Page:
The scene was horrifying. Explosions, smoke, screaming, and bodies thrown about like broken toys. Emergency workers rushed about, the strobes of their ambulances and fire trucks splashed the world with hot red. Wailing voices and sirens. Blood splattered on walls and streets. Bodies, dead or wounded, placed on stretchers.
The bombs at the finish line of the 2013 Boston Marathon did what they were designed to do: they terrified us. Yet while shocked, we weren’t entirely surprised. We’d seen it before, streamed at us from Beirut, Tehran, Madrid, New York City, London, Mumbai, Oklahoma City. Acts of hatred targeting everyone and no one in particular. Behind them were angry people who believed they could correct perceived wrongs by making others suffer. We’d prayed it wouldn’t happen again; but in our hearts we knew it would, because that’s the kind of world we live in.
A violent world
I sometimes hear people say that never has there been so much violence as there is now. But violence is nothing new. The very first family on earth—the father and mother of that family shaped by the very hand of God— gave birth to the first murderer (Genesis 4:8). Cain’s fratricide of Abel showed that people could die. But it showed something even more sinister: sin had so degraded the creatures God created in His own image that we became capable of robbing another human being of life.
Indeed, violence had so increased in the early history of our world that God finally had to bring that world to an end. Twice in Genesis 6 the reason God gave for destroying the world with a Flood was that “the earth . . . was full of violence” (Genesis 6:11; see also verse 13).
And so it continued. Read through the Bible, and you’ll find a narrative of several thousand years of violence interwoven with its godly truths. It need not surprise us to see violence so prominent in today’s world, because Jesus said that the world at the end of time would be much like the one before the Flood (Matthew 24:38, 39).
Today when we hear of a violent act, it’s easy to think of radical Muslims. But that’s an illusion of our myopic view of history. Page back a few decades and you’ll see that brutality isn’t confined to one religion or culture. Christians have done it, and so have Jews. Americans, Europeans, Africans, Asians—we’re all guilty. Violence has been done criminally and randomly; but at other times with the full assent of presidents, kings, prime ministers, and legislators. Sometimes it’s done impulsively; in other situations (such as the Manhattan Project that resulted in atomic weaponry) with long and deliberate preparation by scientists, engineers, and military leaders.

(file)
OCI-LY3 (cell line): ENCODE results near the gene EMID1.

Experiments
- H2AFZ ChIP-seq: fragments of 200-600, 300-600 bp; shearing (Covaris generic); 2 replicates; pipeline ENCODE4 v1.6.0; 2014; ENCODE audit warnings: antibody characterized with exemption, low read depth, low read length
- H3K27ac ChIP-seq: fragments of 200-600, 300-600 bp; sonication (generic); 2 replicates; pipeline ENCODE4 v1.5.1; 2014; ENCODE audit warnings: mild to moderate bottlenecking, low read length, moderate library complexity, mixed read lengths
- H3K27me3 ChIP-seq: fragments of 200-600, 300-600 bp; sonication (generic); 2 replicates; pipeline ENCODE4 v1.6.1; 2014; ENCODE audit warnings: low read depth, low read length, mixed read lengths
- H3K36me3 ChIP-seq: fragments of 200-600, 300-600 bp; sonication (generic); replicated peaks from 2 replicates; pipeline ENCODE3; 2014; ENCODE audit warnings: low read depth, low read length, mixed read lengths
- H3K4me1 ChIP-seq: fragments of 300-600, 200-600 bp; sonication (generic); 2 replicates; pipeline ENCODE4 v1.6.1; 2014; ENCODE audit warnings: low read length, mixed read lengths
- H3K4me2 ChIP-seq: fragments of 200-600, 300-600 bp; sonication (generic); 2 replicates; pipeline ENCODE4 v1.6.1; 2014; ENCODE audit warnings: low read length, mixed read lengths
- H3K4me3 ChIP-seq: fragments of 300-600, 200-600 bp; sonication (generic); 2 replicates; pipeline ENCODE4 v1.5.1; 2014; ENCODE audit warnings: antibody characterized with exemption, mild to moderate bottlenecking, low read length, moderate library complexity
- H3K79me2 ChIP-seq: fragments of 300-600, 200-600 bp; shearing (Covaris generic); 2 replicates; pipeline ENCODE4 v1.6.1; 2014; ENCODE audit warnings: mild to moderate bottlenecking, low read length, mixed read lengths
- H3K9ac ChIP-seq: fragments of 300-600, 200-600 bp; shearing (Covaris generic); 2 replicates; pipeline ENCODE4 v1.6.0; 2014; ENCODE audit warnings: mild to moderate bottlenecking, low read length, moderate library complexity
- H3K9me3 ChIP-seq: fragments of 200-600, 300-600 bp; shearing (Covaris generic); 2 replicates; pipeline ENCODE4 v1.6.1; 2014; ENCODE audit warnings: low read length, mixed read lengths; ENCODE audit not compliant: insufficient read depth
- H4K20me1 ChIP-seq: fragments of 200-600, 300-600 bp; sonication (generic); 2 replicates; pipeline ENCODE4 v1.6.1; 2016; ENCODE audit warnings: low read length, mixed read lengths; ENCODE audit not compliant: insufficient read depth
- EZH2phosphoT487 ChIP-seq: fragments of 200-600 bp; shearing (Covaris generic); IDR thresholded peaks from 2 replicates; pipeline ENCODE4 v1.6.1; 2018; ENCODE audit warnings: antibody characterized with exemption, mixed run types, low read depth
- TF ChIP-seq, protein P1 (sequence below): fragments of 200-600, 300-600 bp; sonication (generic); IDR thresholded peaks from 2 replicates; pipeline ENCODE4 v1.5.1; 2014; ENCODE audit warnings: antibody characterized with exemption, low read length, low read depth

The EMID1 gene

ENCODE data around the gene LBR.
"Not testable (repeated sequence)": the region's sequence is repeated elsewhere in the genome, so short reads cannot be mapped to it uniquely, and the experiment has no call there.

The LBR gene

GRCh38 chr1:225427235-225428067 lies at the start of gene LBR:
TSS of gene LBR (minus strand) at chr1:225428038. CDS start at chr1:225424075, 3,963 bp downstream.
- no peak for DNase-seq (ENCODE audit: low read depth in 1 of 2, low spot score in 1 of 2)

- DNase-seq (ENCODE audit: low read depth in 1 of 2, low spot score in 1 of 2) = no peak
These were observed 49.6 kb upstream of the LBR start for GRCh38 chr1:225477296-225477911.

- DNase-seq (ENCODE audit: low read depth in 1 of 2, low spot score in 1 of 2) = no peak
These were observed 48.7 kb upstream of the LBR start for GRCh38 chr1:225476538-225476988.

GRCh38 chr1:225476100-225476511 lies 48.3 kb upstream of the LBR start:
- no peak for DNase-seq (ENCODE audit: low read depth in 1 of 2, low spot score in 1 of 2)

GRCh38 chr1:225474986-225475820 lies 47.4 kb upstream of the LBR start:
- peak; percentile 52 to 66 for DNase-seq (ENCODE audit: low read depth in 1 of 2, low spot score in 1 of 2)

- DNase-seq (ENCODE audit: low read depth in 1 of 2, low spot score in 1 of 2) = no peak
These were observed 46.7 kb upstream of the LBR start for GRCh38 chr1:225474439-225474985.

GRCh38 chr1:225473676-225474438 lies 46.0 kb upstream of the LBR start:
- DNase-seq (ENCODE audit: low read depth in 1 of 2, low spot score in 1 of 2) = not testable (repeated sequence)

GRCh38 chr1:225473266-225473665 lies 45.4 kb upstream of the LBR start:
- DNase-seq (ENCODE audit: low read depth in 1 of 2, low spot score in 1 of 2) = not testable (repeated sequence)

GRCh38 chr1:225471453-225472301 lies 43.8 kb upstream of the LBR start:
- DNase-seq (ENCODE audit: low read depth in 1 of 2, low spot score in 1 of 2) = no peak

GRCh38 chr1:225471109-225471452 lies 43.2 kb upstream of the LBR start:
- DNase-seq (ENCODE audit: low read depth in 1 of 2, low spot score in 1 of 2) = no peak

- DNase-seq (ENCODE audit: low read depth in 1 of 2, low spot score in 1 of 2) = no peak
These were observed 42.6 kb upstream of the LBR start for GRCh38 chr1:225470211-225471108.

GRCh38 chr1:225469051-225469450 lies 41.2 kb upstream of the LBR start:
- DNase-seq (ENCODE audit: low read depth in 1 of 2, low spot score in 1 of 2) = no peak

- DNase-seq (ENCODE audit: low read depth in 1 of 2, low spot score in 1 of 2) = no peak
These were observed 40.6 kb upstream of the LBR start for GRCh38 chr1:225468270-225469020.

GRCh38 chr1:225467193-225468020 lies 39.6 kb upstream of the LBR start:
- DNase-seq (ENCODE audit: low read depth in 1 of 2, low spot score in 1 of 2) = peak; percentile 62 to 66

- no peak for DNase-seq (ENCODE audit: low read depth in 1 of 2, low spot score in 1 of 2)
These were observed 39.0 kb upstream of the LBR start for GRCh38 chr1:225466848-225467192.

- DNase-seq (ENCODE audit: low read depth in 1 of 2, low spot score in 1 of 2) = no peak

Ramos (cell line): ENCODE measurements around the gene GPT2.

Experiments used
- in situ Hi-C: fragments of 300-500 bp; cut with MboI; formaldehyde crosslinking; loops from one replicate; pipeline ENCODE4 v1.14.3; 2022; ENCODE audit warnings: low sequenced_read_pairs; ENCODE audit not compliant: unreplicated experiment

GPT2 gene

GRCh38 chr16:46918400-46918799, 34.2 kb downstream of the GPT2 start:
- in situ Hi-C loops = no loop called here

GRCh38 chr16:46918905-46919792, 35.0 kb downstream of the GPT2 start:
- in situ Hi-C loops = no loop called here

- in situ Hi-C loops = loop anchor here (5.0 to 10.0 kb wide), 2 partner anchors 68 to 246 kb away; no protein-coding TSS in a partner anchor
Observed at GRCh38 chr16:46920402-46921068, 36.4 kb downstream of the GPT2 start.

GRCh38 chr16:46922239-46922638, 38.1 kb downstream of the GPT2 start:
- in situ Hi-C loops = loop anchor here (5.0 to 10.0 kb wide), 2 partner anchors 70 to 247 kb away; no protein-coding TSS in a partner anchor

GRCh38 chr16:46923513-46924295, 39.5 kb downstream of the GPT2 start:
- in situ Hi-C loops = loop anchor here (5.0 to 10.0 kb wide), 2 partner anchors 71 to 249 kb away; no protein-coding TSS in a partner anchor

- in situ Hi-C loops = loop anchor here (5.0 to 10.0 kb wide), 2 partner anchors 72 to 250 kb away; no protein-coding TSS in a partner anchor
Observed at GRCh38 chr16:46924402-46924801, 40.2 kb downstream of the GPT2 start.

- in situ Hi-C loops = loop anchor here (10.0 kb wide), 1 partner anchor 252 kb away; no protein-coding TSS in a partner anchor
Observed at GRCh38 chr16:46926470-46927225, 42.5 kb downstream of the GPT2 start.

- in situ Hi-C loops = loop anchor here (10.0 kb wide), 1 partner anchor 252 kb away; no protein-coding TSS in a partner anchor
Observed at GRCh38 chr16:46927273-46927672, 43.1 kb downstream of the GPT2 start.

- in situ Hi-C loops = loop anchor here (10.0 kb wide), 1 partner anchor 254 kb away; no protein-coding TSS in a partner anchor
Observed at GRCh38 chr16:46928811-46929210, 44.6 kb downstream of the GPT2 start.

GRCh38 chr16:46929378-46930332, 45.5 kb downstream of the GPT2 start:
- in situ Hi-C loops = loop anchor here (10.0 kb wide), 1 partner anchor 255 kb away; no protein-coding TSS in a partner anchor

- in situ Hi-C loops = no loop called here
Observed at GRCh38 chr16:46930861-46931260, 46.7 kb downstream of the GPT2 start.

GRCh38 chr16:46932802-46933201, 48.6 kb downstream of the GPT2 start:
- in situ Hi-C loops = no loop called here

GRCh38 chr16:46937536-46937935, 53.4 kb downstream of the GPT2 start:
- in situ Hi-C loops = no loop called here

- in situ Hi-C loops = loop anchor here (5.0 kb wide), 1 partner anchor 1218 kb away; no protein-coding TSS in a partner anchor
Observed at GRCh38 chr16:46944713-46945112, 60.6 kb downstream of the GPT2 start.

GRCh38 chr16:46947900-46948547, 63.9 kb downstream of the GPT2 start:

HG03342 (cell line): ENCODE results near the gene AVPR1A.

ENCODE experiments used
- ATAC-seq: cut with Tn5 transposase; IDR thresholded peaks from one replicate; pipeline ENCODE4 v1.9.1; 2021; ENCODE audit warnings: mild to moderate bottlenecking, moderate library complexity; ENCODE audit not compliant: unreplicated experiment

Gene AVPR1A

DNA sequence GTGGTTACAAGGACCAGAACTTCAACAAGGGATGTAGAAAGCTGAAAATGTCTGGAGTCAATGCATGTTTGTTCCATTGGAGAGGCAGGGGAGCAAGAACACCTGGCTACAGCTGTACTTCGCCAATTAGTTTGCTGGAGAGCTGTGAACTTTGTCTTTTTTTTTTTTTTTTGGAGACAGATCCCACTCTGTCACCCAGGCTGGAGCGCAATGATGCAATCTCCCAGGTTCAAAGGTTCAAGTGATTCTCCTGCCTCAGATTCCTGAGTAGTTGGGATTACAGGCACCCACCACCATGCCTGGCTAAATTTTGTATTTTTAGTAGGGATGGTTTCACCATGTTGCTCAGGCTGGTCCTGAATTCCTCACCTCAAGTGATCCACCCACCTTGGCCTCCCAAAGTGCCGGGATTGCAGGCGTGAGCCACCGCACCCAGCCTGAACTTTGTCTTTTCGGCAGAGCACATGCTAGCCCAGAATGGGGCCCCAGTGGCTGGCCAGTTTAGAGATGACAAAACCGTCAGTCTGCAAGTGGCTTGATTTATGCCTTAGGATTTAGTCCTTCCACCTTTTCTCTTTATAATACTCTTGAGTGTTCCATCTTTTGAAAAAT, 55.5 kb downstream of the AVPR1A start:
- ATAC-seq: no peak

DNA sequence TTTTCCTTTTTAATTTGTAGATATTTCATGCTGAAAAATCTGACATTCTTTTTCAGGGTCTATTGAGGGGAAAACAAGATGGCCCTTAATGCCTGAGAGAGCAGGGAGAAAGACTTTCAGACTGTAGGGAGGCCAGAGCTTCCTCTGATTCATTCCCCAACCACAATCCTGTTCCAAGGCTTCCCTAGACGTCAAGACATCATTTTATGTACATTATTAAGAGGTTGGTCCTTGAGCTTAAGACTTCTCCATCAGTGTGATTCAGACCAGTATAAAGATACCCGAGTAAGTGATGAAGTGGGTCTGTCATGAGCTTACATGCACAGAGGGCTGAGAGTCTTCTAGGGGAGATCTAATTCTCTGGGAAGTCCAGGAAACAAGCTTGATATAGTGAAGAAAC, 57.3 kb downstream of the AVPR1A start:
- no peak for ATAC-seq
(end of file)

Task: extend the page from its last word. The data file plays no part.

Nature is capable of horrible things. Earthquakes, tornadoes, floods, and hurricanes all take life. Animals attack and kill. But human violence is different. We do it with intent. Carnivorous beasts kill for food. Natural disasters are but earth’s forces gone awry. But the kind of violence that we do “with malice aforethought” happens for personal reasons such as hatred, jealousy, lust, and greed.
In short, we know what we’re doing—but we do it anyway. And, most surprisingly, we sometimes feel justified in doing it.
That’s the insanity of violence.
Every human heart
What could make a person do such a thing? I wondered as I learned more about the young Boston Marathon bombers. Something led these young men down this path.
It begins with the selfishness that sin plants in every human heart. Satan’s essential lie—told first to Eve as she lusted after something that was forbidden her (Genesis 3:6)—is that “my satisfaction is the most important thing.” That puts you and me in competition, for whatever you want might take something away from me. We’ve all seen it in small children, who’ll snatch toys from playmates. In adults it may be more subtle, such as competing for beauty, love, position, or wealth. But the impulse is the same: my need takes precedence over yours.
Several hundred years after the introduction of sin, God saw that “every inclination of the thoughts of [the human] heart was only evil all the time” (Genesis 6:5). Evil progressed so rapidly because Satan augmented selfishness by corrupting the human mind and character. All of us are hardwired with some weaknesses of character, and the more weaknesses we have, the easier we are to tempt.